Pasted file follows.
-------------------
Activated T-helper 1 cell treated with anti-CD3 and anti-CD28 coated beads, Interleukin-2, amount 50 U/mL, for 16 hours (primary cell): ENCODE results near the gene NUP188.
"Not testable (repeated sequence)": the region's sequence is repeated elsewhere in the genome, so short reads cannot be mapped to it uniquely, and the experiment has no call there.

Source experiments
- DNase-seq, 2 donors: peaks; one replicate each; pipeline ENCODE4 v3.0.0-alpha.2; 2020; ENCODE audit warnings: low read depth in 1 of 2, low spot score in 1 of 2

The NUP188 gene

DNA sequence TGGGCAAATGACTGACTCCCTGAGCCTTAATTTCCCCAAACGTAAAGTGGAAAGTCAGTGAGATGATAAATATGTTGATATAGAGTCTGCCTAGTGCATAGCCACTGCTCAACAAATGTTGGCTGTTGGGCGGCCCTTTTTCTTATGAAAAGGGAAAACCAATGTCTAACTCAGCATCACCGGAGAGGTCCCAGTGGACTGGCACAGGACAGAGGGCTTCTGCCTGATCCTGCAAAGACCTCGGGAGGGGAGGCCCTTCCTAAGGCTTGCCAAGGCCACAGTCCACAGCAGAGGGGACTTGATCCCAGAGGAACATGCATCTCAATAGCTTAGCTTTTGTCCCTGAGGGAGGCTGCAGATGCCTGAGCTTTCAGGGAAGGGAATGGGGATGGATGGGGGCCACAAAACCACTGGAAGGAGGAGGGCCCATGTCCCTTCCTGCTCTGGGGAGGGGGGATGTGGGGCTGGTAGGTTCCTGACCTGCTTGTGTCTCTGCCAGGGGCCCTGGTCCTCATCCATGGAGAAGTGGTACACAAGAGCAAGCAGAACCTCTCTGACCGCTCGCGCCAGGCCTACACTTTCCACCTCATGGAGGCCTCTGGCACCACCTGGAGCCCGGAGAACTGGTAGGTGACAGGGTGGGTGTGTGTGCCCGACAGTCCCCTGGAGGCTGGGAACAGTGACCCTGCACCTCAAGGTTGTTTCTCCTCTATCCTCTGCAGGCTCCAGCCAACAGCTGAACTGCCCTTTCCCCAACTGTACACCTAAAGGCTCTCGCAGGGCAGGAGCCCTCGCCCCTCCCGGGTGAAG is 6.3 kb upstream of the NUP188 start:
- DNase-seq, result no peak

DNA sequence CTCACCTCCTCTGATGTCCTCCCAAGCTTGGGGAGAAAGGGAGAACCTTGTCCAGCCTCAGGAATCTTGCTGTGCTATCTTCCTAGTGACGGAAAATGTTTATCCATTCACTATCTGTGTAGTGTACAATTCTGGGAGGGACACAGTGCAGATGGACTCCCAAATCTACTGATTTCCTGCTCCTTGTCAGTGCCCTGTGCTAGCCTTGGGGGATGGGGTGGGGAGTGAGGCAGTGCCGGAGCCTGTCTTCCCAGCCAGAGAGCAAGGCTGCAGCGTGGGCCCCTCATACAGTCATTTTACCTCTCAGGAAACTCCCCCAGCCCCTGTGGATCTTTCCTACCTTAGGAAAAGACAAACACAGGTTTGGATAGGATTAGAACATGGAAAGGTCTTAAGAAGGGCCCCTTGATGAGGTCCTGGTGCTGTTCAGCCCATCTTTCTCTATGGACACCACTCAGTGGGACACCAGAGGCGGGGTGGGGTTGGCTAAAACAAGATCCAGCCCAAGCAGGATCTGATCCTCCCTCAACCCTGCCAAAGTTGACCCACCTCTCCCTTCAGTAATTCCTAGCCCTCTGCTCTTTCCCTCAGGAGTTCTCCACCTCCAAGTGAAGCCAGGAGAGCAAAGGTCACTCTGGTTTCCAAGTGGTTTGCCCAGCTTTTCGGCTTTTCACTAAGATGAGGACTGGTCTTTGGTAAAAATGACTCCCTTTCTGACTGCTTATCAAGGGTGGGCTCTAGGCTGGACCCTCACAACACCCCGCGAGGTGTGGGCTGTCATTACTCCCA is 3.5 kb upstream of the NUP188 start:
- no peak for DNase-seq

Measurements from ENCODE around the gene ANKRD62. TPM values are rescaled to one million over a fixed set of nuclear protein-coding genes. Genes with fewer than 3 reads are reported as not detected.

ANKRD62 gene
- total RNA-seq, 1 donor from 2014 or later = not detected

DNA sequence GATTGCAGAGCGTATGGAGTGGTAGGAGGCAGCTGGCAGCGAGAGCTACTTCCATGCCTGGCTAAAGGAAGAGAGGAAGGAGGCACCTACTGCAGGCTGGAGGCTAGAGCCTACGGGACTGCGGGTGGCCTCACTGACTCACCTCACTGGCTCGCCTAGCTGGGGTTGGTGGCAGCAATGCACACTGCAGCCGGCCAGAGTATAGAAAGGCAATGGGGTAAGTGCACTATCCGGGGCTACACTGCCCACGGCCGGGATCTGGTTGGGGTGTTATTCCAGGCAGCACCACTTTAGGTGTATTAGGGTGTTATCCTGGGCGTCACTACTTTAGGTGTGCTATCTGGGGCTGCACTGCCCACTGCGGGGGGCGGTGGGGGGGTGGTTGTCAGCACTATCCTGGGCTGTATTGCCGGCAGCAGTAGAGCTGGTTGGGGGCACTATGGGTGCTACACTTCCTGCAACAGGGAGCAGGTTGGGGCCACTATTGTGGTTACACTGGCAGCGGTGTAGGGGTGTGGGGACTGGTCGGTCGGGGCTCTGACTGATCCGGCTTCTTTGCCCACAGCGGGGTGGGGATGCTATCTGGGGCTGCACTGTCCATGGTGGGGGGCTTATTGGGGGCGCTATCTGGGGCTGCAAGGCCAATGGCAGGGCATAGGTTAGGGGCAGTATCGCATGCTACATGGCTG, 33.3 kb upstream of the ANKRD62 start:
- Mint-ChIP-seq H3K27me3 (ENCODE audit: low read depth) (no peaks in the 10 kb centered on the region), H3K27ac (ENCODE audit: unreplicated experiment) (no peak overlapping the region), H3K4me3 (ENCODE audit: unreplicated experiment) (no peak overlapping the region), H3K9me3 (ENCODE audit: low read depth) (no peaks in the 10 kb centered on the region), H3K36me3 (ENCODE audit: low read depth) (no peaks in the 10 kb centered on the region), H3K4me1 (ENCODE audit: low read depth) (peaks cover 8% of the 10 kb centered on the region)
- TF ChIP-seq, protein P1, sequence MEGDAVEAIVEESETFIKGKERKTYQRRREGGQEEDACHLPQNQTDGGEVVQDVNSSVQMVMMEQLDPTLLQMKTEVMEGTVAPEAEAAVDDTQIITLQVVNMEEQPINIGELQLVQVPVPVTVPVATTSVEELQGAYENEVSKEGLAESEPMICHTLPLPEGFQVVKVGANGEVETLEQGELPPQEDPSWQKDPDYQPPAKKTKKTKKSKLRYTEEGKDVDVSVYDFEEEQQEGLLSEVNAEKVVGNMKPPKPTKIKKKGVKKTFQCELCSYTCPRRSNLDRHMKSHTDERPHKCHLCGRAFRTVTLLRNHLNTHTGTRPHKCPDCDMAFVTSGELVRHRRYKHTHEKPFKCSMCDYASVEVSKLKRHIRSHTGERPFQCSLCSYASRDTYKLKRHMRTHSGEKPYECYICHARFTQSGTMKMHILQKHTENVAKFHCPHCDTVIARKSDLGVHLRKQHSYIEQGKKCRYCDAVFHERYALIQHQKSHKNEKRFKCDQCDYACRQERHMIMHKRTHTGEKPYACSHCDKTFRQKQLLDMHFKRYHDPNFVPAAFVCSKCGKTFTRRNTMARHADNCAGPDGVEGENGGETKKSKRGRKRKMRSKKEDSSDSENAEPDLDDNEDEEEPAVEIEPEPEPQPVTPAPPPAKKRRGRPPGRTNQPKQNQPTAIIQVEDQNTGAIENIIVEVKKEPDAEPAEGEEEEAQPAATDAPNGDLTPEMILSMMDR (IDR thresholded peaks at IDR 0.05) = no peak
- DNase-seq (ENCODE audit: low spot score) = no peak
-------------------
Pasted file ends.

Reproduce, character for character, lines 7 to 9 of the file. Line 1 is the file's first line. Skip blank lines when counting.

- DNase-seq, result no peak

DNA sequence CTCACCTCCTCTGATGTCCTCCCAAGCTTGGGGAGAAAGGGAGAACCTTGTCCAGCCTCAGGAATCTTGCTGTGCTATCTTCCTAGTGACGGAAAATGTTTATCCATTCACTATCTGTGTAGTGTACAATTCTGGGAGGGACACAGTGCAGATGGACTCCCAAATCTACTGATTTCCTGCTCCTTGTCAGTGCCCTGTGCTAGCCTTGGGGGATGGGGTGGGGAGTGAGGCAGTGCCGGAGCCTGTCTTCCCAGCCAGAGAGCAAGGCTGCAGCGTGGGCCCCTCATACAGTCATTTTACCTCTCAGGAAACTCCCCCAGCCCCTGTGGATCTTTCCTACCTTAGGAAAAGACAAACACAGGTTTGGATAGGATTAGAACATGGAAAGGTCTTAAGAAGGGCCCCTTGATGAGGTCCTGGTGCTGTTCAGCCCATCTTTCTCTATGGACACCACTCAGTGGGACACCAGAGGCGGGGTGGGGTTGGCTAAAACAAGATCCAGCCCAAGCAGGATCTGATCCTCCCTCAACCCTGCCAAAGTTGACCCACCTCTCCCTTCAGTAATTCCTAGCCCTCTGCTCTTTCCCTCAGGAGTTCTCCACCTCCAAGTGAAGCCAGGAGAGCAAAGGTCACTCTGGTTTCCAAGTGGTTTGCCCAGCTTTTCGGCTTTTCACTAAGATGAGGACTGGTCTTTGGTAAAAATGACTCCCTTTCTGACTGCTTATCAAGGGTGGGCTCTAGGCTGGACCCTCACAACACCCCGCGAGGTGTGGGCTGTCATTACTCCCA is 3.5 kb upstream of the NUP188 start:
- no peak for DNase-seq